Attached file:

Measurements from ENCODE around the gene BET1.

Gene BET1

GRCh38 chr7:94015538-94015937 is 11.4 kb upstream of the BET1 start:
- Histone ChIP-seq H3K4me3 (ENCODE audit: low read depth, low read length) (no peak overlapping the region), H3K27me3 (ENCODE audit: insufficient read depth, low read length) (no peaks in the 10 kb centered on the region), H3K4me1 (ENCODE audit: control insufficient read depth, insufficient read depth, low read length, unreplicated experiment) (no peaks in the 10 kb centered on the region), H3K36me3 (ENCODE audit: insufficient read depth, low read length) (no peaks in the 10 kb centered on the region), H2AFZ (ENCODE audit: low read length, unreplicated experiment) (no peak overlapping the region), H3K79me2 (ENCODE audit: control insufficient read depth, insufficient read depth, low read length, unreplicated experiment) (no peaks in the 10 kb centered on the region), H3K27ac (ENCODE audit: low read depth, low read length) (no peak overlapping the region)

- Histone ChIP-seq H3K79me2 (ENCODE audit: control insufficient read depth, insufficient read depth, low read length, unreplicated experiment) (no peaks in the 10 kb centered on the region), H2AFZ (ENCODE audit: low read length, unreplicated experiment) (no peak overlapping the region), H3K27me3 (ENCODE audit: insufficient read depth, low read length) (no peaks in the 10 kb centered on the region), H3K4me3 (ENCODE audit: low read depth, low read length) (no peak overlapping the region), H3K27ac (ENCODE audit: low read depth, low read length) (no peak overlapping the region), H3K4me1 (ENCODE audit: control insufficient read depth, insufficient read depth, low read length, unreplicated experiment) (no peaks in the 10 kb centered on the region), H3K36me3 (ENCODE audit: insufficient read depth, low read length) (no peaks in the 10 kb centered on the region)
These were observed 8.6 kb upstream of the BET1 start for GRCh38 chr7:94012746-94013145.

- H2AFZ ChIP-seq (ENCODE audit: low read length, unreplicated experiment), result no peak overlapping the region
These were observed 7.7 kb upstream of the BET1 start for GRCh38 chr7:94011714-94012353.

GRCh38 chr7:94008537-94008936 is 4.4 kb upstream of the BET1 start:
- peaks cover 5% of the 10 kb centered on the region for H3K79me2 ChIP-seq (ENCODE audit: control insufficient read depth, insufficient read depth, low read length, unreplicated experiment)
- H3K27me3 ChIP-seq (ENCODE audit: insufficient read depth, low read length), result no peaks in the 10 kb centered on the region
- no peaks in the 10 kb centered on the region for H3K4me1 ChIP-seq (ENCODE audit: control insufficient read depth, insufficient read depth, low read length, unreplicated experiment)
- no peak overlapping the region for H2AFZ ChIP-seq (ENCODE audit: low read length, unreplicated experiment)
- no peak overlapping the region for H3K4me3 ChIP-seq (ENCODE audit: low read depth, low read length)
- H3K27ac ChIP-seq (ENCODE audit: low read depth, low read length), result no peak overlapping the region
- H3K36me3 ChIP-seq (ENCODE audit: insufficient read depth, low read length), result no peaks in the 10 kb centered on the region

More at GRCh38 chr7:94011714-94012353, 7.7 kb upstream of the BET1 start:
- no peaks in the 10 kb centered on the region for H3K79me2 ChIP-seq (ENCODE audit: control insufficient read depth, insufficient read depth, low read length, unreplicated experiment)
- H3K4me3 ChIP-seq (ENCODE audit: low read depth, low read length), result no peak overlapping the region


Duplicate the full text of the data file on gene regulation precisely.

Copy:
Measurements from ENCODE around the gene BET1.

Gene BET1

GRCh38 chr7:94015538-94015937 is 11.4 kb upstream of the BET1 start:
- Histone ChIP-seq H3K4me3 (ENCODE audit: low read depth, low read length) (no peak overlapping the region), H3K27me3 (ENCODE audit: insufficient read depth, low read length) (no peaks in the 10 kb centered on the region), H3K4me1 (ENCODE audit: control insufficient read depth, insufficient read depth, low read length, unreplicated experiment) (no peaks in the 10 kb centered on the region), H3K36me3 (ENCODE audit: insufficient read depth, low read length) (no peaks in the 10 kb centered on the region), H2AFZ (ENCODE audit: low read length, unreplicated experiment) (no peak overlapping the region), H3K79me2 (ENCODE audit: control insufficient read depth, insufficient read depth, low read length, unreplicated experiment) (no peaks in the 10 kb centered on the region), H3K27ac (ENCODE audit: low read depth, low read length) (no peak overlapping the region)

- Histone ChIP-seq H3K79me2 (ENCODE audit: control insufficient read depth, insufficient read depth, low read length, unreplicated experiment) (no peaks in the 10 kb centered on the region), H2AFZ (ENCODE audit: low read length, unreplicated experiment) (no peak overlapping the region), H3K27me3 (ENCODE audit: insufficient read depth, low read length) (no peaks in the 10 kb centered on the region), H3K4me3 (ENCODE audit: low read depth, low read length) (no peak overlapping the region), H3K27ac (ENCODE audit: low read depth, low read length) (no peak overlapping the region), H3K4me1 (ENCODE audit: control insufficient read depth, insufficient read depth, low read length, unreplicated experiment) (no peaks in the 10 kb centered on the region), H3K36me3 (ENCODE audit: insufficient read depth, low read length) (no peaks in the 10 kb centered on the region)
These were observed 8.6 kb upstream of the BET1 start for GRCh38 chr7:94012746-94013145.

- H2AFZ ChIP-seq (ENCODE audit: low read length, unreplicated experiment), result no peak overlapping the region
These were observed 7.7 kb upstream of the BET1 start for GRCh38 chr7:94011714-94012353.

GRCh38 chr7:94008537-94008936 is 4.4 kb upstream of the BET1 start:
- peaks cover 5% of the 10 kb centered on the region for H3K79me2 ChIP-seq (ENCODE audit: control insufficient read depth, insufficient read depth, low read length, unreplicated experiment)
- H3K27me3 ChIP-seq (ENCODE audit: insufficient read depth, low read length), result no peaks in the 10 kb centered on the region
- no peaks in the 10 kb centered on the region for H3K4me1 ChIP-seq (ENCODE audit: control insufficient read depth, insufficient read depth, low read length, unreplicated experiment)
- no peak overlapping the region for H2AFZ ChIP-seq (ENCODE audit: low read length, unreplicated experiment)
- no peak overlapping the region for H3K4me3 ChIP-seq (ENCODE audit: low read depth, low read length)
- H3K27ac ChIP-seq (ENCODE audit: low read depth, low read length), result no peak overlapping the region
- H3K36me3 ChIP-seq (ENCODE audit: insufficient read depth, low read length), result no peaks in the 10 kb centered on the region

More at GRCh38 chr7:94011714-94012353, 7.7 kb upstream of the BET1 start:
- no peaks in the 10 kb centered on the region for H3K79me2 ChIP-seq (ENCODE audit: control insufficient read depth, insufficient read depth, low read length, unreplicated experiment)
- H3K4me3 ChIP-seq (ENCODE audit: low read depth, low read length), result no peak overlapping the region